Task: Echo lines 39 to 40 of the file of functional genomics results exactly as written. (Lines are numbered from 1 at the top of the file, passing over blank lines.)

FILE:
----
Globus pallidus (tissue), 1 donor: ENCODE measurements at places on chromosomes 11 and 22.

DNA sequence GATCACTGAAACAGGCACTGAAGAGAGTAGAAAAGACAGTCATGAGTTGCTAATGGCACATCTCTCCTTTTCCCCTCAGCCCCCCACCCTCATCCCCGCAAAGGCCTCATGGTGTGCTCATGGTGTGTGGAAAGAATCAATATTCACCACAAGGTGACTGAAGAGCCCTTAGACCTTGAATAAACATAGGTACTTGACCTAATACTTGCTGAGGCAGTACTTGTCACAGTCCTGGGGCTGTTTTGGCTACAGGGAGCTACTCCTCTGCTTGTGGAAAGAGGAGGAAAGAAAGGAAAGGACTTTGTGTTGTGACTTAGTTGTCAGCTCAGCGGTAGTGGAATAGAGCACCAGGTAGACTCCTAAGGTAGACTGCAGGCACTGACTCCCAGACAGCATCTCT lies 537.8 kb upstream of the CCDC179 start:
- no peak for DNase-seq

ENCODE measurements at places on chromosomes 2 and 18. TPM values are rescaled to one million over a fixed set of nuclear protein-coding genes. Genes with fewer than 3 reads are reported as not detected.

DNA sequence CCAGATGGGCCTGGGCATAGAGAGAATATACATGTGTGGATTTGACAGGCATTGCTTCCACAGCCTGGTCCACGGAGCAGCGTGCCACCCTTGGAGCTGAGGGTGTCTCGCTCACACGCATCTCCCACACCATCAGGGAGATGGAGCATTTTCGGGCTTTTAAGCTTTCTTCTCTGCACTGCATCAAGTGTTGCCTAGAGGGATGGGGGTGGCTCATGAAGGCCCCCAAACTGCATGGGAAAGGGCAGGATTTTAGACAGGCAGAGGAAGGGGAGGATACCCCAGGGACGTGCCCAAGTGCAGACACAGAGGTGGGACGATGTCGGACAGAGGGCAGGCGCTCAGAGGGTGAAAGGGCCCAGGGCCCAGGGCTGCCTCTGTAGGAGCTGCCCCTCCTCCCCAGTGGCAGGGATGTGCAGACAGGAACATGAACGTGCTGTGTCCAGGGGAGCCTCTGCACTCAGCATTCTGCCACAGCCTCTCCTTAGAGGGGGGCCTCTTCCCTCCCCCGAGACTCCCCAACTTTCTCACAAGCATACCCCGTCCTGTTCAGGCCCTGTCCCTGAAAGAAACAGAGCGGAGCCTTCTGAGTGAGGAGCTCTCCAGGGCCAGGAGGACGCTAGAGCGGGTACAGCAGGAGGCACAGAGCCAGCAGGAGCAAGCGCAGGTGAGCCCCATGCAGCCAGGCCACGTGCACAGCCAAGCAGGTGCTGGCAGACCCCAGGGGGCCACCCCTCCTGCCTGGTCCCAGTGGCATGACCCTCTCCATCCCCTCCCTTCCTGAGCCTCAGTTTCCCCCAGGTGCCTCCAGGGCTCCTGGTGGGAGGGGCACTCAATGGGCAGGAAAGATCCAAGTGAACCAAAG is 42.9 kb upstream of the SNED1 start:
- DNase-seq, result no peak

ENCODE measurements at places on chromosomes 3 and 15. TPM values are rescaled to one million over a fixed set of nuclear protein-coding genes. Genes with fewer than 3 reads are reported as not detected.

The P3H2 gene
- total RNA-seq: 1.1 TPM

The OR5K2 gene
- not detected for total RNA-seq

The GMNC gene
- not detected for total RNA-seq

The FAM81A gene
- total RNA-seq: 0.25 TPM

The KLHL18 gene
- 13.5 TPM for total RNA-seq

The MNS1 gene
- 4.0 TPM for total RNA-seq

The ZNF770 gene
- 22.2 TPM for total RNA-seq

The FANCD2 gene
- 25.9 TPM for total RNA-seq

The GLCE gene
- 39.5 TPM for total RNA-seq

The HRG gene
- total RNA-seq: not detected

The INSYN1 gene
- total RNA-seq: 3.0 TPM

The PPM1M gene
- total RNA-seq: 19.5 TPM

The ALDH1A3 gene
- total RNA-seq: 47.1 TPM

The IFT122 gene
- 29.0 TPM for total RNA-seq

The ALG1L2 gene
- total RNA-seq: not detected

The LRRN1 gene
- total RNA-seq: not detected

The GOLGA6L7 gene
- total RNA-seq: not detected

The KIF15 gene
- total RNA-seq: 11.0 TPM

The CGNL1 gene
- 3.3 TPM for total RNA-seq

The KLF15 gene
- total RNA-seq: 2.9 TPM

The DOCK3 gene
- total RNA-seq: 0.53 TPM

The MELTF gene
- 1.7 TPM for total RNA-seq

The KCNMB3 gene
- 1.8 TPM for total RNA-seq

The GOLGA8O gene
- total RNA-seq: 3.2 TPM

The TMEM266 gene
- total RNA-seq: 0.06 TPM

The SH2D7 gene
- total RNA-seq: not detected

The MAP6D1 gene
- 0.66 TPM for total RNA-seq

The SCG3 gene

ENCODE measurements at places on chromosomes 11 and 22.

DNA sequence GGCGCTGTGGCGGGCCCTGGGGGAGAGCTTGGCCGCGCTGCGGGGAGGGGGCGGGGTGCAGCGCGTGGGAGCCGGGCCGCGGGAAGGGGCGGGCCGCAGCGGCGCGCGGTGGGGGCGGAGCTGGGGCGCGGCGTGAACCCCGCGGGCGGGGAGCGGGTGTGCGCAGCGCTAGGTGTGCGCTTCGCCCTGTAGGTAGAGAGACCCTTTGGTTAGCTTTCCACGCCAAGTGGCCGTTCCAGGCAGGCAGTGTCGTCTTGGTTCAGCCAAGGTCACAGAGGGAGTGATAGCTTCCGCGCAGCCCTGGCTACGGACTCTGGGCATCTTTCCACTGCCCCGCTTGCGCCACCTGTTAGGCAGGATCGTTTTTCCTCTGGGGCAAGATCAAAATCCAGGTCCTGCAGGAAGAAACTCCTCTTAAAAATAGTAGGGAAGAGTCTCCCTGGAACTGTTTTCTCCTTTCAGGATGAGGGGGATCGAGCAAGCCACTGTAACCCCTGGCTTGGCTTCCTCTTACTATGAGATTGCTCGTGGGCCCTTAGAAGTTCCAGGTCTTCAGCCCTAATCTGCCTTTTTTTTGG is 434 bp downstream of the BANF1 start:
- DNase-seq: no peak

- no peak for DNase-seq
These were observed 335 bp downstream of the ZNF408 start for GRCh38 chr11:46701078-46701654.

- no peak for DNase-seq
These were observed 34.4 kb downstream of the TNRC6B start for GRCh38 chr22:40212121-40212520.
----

- total RNA-seq: not detected

The GOLGA6L7 gene